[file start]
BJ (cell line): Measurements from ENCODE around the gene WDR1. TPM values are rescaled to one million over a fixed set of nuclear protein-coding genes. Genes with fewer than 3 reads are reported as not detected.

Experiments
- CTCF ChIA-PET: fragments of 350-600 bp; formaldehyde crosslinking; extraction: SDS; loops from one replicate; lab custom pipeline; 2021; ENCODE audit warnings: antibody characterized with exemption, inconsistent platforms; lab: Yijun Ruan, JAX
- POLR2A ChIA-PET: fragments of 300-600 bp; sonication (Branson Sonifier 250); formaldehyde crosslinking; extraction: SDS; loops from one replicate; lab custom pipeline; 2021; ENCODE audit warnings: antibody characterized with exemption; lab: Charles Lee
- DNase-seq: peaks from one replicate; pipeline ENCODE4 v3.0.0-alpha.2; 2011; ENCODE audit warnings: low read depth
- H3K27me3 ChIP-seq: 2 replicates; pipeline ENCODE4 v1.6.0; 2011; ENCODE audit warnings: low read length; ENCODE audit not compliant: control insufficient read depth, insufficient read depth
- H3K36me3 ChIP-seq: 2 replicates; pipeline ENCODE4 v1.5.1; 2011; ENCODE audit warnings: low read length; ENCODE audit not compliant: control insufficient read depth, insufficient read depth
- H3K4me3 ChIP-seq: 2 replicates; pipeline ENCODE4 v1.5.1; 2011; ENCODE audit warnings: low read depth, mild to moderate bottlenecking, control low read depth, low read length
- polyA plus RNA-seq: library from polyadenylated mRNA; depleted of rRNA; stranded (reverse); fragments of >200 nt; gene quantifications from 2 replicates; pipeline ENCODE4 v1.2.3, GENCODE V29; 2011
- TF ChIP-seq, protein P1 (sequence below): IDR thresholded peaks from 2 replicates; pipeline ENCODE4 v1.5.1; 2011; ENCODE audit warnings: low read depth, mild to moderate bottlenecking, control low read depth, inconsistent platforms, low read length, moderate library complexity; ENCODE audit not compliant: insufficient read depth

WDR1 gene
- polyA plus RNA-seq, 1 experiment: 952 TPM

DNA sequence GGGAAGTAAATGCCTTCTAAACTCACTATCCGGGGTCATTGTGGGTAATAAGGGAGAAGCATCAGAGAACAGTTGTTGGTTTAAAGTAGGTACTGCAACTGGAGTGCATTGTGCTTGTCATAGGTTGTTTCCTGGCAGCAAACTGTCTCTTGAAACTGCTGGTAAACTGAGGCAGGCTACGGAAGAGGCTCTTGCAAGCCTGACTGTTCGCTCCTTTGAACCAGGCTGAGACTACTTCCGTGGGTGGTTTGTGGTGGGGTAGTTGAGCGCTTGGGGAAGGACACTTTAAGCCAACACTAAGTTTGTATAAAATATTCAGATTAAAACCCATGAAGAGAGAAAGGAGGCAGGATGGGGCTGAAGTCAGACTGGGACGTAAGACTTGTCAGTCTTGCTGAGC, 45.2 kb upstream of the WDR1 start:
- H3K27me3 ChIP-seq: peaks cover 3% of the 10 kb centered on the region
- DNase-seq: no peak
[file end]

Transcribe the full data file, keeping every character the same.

BJ (cell line): Measurements from ENCODE around the gene WDR1. TPM values are rescaled to one million over a fixed set of nuclear protein-coding genes. Genes with fewer than 3 reads are reported as not detected.

Experiments
- CTCF ChIA-PET: fragments of 350-600 bp; formaldehyde crosslinking; extraction: SDS; loops from one replicate; lab custom pipeline; 2021; ENCODE audit warnings: antibody characterized with exemption, inconsistent platforms; lab: Yijun Ruan, JAX
- POLR2A ChIA-PET: fragments of 300-600 bp; sonication (Branson Sonifier 250); formaldehyde crosslinking; extraction: SDS; loops from one replicate; lab custom pipeline; 2021; ENCODE audit warnings: antibody characterized with exemption; lab: Charles Lee
- DNase-seq: peaks from one replicate; pipeline ENCODE4 v3.0.0-alpha.2; 2011; ENCODE audit warnings: low read depth
- H3K27me3 ChIP-seq: 2 replicates; pipeline ENCODE4 v1.6.0; 2011; ENCODE audit warnings: low read length; ENCODE audit not compliant: control insufficient read depth, insufficient read depth
- H3K36me3 ChIP-seq: 2 replicates; pipeline ENCODE4 v1.5.1; 2011; ENCODE audit warnings: low read length; ENCODE audit not compliant: control insufficient read depth, insufficient read depth
- H3K4me3 ChIP-seq: 2 replicates; pipeline ENCODE4 v1.5.1; 2011; ENCODE audit warnings: low read depth, mild to moderate bottlenecking, control low read depth, low read length
- polyA plus RNA-seq: library from polyadenylated mRNA; depleted of rRNA; stranded (reverse); fragments of >200 nt; gene quantifications from 2 replicates; pipeline ENCODE4 v1.2.3, GENCODE V29; 2011
- TF ChIP-seq, protein P1 (sequence below): IDR thresholded peaks from 2 replicates; pipeline ENCODE4 v1.5.1; 2011; ENCODE audit warnings: low read depth, mild to moderate bottlenecking, control low read depth, inconsistent platforms, low read length, moderate library complexity; ENCODE audit not compliant: insufficient read depth

WDR1 gene
- polyA plus RNA-seq, 1 experiment: 952 TPM

DNA sequence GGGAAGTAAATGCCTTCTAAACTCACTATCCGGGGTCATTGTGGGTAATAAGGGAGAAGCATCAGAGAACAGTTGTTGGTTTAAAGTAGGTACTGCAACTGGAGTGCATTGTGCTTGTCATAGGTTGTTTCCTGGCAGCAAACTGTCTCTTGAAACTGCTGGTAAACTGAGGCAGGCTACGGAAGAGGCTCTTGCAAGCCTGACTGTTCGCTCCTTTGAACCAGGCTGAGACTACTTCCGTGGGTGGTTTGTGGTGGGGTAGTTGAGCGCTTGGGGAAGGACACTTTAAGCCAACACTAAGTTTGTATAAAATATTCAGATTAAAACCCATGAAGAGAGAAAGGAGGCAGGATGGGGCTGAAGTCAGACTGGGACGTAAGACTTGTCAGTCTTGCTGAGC, 45.2 kb upstream of the WDR1 start:
- H3K27me3 ChIP-seq: peaks cover 3% of the 10 kb centered on the region
- DNase-seq: no peak